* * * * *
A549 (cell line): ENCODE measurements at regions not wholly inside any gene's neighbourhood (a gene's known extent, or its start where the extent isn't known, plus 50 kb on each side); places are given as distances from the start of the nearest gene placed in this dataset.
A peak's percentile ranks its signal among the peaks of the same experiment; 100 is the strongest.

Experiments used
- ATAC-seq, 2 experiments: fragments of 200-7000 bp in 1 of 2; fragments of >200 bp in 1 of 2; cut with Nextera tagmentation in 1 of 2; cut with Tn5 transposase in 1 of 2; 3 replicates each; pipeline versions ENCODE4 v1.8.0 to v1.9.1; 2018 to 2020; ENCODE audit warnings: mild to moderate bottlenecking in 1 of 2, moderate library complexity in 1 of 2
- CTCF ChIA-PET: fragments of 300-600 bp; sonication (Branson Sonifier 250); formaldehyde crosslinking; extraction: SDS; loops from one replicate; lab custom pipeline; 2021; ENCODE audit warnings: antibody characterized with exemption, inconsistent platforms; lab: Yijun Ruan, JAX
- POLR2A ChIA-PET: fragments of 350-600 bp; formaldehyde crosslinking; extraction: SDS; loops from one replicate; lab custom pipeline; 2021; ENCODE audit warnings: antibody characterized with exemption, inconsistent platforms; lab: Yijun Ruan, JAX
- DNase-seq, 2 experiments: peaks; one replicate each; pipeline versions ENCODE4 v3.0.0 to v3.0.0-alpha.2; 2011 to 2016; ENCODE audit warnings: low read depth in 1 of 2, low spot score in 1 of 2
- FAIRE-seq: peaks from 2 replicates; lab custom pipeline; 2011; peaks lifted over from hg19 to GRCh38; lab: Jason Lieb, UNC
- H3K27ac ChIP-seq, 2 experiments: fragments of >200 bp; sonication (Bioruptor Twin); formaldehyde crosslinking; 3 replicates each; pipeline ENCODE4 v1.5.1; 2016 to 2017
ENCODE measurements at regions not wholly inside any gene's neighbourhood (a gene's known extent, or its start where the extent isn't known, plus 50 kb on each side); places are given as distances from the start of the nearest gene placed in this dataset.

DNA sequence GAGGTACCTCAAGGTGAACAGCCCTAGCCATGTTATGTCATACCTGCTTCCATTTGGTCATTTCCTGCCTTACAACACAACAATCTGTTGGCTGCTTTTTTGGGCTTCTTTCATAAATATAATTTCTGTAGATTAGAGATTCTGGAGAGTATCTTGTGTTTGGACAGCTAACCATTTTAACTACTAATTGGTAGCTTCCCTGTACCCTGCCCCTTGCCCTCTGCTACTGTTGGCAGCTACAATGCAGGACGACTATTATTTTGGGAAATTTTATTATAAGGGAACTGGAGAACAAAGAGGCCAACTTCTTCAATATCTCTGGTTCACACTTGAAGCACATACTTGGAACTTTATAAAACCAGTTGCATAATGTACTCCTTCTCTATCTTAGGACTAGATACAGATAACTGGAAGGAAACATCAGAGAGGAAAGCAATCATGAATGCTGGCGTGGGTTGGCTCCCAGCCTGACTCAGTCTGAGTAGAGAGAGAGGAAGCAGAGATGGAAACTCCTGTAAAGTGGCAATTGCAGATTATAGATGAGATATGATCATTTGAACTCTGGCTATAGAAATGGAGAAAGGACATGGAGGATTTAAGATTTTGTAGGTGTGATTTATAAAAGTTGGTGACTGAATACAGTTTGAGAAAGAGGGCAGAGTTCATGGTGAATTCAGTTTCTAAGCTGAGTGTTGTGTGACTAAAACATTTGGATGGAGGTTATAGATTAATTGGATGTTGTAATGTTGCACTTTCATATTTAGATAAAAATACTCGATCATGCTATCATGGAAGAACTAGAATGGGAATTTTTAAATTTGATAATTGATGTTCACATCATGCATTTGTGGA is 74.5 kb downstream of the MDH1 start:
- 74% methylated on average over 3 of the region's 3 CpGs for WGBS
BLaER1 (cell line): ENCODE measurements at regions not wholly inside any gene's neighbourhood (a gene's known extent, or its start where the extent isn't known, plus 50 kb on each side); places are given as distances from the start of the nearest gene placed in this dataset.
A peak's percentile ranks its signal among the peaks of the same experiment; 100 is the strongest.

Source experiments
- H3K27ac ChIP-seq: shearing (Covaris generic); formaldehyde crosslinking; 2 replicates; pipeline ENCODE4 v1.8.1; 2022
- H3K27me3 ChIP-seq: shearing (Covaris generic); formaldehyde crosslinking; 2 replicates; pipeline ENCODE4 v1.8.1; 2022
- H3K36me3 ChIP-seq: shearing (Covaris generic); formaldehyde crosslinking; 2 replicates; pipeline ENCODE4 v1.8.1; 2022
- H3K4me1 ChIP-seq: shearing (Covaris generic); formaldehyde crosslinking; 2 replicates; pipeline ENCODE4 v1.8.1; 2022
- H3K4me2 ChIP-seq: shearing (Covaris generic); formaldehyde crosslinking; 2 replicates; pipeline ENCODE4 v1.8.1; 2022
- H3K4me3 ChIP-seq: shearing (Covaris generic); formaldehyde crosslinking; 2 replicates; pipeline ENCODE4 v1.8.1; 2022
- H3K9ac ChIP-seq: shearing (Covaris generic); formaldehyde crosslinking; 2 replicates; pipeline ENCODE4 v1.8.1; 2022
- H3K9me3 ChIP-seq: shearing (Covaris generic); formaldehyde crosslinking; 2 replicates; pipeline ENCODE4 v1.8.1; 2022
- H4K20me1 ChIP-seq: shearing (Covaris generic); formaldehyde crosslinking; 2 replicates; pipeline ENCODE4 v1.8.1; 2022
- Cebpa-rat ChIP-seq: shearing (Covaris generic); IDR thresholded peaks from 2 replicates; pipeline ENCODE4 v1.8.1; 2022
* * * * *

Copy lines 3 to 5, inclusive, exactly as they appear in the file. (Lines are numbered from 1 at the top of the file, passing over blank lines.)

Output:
Experiments used
- ATAC-seq, 2 experiments: fragments of 200-7000 bp in 1 of 2; fragments of >200 bp in 1 of 2; cut with Nextera tagmentation in 1 of 2; cut with Tn5 transposase in 1 of 2; 3 replicates each; pipeline versions ENCODE4 v1.8.0 to v1.9.1; 2018 to 2020; ENCODE audit warnings: mild to moderate bottlenecking in 1 of 2, moderate library complexity in 1 of 2
- CTCF ChIA-PET: fragments of 300-600 bp; sonication (Branson Sonifier 250); formaldehyde crosslinking; extraction: SDS; loops from one replicate; lab custom pipeline; 2021; ENCODE audit warnings: antibody characterized with exemption, inconsistent platforms; lab: Yijun Ruan, JAX